If a business or organisation is to effectively manage the risks facing it, it has to create and entrench a risk culture.
A risk culture has to start from the top and transcend every dimension, area and facet of a business or organisation. It must include all employees and extend to the customers and suppliers of the business or organisation.
A risk culture starts at the front gate or front door, it includes interactions with customers and suppliers, it is part of recruitment and the terms and conditions of employment, it forms part of job descriptions, it is part of employee induction and training, it is part of the code of conduct, it forms an integral part of all IT systems and their usage, it involves a specific focus on safety and security and the minimising of risk in every business process.
An inappropriate risk culture can result from certain individuals-often the business owners or senior office bearers, or certain areas undertaking or conducting themselves in a way which is condoned or overlooked notwithstanding laid down procedures. These activities inevitably result in damage to the business’s reputation and financial losses.
By developing a proactive risk culture, management has time to develop a strategic approach to potential future risk. While a risk culture will not eliminate all the risks facing a business our organisation, it will:
- Help Identify the bigger risks facing the organisation or business
- Enable an assessment of the potential impact of these risks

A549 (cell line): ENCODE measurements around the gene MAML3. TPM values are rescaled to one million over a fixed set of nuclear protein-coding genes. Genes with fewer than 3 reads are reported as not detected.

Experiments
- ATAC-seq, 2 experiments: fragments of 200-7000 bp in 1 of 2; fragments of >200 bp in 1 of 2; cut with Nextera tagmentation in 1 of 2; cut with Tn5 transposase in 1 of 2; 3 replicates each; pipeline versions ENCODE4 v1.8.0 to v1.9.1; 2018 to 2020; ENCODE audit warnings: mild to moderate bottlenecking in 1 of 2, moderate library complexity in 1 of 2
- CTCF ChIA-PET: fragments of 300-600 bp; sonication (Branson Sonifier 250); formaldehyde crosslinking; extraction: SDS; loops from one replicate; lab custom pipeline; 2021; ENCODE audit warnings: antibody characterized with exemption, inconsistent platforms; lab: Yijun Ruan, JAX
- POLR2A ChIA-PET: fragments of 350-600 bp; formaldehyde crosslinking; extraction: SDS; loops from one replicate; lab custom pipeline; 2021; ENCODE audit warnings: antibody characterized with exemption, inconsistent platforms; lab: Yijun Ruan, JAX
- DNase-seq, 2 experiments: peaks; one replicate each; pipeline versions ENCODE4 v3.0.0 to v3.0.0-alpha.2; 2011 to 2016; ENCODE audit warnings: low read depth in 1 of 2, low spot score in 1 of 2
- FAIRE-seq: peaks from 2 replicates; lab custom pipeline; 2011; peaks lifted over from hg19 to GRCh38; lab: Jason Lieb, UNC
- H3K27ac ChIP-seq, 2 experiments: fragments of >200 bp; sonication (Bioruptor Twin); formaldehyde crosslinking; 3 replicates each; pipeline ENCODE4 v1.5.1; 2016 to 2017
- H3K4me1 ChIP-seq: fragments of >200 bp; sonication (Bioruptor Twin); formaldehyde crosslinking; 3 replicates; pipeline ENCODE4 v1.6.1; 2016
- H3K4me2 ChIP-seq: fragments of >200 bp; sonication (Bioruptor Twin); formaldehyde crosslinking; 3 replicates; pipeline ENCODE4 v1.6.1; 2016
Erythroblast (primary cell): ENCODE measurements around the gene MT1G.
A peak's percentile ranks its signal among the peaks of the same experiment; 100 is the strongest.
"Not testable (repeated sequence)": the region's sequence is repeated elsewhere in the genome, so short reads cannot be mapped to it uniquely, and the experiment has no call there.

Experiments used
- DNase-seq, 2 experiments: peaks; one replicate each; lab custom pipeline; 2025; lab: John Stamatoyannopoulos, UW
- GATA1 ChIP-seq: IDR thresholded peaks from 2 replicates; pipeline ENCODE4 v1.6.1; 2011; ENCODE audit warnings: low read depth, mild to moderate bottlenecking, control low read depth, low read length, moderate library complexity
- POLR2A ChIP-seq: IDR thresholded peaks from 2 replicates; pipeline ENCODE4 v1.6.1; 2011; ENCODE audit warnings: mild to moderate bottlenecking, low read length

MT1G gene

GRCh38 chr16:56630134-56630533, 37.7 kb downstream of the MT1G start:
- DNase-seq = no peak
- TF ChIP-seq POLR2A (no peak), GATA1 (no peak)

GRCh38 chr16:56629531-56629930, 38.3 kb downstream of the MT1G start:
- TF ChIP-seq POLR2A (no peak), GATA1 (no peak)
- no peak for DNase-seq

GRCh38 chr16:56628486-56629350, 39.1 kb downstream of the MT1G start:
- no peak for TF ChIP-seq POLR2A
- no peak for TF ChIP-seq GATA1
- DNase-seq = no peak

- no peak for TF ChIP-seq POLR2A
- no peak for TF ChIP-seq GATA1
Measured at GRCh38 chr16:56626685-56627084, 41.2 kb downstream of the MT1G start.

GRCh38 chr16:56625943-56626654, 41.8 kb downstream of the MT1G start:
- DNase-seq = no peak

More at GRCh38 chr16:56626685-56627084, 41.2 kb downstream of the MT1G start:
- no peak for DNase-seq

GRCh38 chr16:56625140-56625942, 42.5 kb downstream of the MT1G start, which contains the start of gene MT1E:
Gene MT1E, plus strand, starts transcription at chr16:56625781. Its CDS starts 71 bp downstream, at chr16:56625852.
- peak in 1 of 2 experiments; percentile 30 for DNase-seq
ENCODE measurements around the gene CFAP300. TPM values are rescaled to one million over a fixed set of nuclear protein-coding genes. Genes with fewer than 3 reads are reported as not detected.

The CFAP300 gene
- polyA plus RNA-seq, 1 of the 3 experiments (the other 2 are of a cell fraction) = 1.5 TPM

- Enable the management of these risks by proactive programs, so that the impact is greatly reduced.
- Ensure better timed and informed decision making
With technology forming an ever increasing part of business and operations, it is essential that you have robust IT controls and disciplines in your business, and that IT security and cyber-crime need to form a core strategic focus and an integral part of your risk management focus and culture.
A business has to have a risk policy as well as best risk practices and controls that cover all areas of its operations, but these also have to be practical, implementable and effective.
A good place to start is to adopt an introspective approach to your business or organisation and to do a self assessment of your risk culture and risk attitude. This involves asking yourself objective questions about your business, your industry, your broader business environment, your own operational capabilities or limitations, general risk awareness and the behaviour of your staff. In this way you will be able to identify the risk culture prevailing in the business or organisation.
Risk management is a process and not an event. An effective risk management program requires an organisation wide acceptance of the importance of a risk management culture. A risk culture should be integrated into almost every aspect of the organisation or business, starting with HR processes.
Risk appetite and the ability to absorb losses vary from business to business and from one organisation to another. As potential risk and losses are very hard to quantify, many businesses will not have the capital base or funding to carry a loss and continue as a going concern.